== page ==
The Fundraising Effectiveness Project (FEP)

Thanks to the Association of Fundraising Professionals and The Urban Institute for their work on this important project. If this report doesn’t make the case for a STRONG donor cultivation and major gift program, I don’t know what does!

“For every $4.5 the nonprofit organizations gained in upgraded, new, and recovered gifts, a little more than $6 was lost in downgraded and lapsed gifts. For every 5.4 new donors recruited, slightly more than 6 donors were lost through attrition.”

We know it is more cost effective and easier to keep and upgrade the donors we have than prospect for new donors, right? So what’s missing in this puzzle? And I get in the new economy, some of these ideas may seem counter-intuitive. But the statistics from the FEP clearly state, the way we’ve been going can’t continue – if we are going to raise more money to support community needs.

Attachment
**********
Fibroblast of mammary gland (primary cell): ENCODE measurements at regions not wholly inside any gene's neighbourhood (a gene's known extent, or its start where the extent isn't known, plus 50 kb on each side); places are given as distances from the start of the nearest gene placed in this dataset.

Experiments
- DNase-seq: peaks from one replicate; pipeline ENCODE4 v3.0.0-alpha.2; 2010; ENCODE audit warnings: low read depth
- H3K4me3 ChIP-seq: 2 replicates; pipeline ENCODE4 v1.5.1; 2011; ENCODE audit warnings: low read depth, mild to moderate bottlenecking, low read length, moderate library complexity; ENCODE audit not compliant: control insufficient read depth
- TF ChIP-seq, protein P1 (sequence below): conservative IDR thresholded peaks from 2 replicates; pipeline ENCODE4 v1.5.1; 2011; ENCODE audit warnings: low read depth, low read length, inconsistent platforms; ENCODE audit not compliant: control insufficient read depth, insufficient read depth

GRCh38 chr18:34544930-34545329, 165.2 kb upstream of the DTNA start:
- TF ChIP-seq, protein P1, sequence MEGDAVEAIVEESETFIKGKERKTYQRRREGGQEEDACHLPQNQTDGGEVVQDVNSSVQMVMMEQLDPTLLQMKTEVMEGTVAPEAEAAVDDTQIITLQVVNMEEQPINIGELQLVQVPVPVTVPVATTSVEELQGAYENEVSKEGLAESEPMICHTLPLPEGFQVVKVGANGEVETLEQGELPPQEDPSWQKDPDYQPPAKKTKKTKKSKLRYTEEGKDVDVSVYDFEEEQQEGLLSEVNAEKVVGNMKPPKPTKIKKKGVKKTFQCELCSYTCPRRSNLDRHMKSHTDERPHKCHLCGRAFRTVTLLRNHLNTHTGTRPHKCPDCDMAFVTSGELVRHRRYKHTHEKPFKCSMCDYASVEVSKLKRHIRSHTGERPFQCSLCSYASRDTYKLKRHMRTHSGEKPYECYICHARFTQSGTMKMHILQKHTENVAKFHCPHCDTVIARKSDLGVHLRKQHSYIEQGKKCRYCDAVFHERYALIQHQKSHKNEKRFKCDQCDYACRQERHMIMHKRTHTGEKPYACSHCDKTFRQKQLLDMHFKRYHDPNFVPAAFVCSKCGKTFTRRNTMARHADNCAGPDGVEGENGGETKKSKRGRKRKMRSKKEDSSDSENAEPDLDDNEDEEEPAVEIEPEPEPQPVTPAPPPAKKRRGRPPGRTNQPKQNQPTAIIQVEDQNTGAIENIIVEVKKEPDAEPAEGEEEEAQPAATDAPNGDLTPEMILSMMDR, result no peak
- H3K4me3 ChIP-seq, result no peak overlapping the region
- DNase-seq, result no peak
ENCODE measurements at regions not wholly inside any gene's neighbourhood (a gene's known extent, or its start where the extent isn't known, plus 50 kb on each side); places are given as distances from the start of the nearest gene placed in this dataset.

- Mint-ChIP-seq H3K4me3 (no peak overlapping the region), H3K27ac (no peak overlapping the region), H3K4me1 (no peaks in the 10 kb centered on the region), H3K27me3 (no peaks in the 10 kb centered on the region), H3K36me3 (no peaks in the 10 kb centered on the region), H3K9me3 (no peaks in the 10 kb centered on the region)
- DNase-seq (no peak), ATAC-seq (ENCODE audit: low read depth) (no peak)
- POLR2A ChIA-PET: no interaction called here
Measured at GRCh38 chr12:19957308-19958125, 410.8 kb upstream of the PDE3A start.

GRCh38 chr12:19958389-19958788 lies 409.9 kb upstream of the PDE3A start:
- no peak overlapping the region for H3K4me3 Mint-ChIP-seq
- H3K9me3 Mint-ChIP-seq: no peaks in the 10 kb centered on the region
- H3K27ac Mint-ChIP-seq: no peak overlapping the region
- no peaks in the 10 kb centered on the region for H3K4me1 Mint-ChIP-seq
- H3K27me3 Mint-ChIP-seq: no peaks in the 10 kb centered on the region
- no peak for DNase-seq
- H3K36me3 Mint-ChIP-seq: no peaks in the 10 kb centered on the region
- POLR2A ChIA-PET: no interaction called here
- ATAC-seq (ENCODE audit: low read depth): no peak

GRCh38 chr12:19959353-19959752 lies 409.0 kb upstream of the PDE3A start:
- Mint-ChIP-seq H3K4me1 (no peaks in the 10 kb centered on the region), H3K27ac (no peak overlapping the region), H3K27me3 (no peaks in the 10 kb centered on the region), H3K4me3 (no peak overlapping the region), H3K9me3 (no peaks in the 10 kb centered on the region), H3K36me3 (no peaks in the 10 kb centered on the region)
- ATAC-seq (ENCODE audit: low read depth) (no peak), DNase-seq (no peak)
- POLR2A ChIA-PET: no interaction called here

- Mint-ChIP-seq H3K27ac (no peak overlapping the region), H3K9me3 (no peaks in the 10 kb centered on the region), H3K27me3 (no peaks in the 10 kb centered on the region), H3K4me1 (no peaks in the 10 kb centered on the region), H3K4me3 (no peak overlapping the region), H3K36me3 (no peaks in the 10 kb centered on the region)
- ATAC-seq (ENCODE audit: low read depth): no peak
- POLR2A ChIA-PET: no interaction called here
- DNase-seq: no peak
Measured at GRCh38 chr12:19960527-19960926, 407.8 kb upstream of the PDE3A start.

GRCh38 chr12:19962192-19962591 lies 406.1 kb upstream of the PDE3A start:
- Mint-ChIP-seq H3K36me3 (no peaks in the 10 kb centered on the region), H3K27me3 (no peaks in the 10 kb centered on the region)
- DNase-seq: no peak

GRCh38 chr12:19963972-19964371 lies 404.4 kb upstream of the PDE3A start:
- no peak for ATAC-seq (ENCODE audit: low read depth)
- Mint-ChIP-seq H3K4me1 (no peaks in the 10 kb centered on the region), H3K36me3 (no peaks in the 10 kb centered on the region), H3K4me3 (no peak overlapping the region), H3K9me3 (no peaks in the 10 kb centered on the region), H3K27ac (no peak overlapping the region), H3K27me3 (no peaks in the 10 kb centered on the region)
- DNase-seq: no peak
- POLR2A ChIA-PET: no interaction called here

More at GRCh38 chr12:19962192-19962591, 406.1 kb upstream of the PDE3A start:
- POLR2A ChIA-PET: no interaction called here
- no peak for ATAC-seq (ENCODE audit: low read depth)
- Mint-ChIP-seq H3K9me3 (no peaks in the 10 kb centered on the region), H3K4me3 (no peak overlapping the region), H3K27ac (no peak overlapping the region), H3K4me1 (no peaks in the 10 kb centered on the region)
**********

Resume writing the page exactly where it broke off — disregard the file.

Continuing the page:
• Do you have enough resources – financial or human – to increase attention to current donors?
  • Think about how to invest the fundraising budget to maximize time with current donors.
  • Are you communicating effectively with donors – more communication does not mean good information.
  • Does donor cultivation precede solicitation? At all levels of the fundraising pyramid?
  • Focusing one-on-one cultivation and solicitation at the top of the pyramid leaves too many donors out of the loop. Add staff to cultivate donors throughout the pyramid.
  • Measure everything – including tracking the effectiveness of your fundraising program by category, annual giving, major giving etc.

The FEP report says for an organization to double annual giving in five years requires an average annual rate growth of almost 15%. Just to keep up with GDP, Giving USA says organizations need a growth rate of 7%-8%. This requires a lot of concentrated, focused work.

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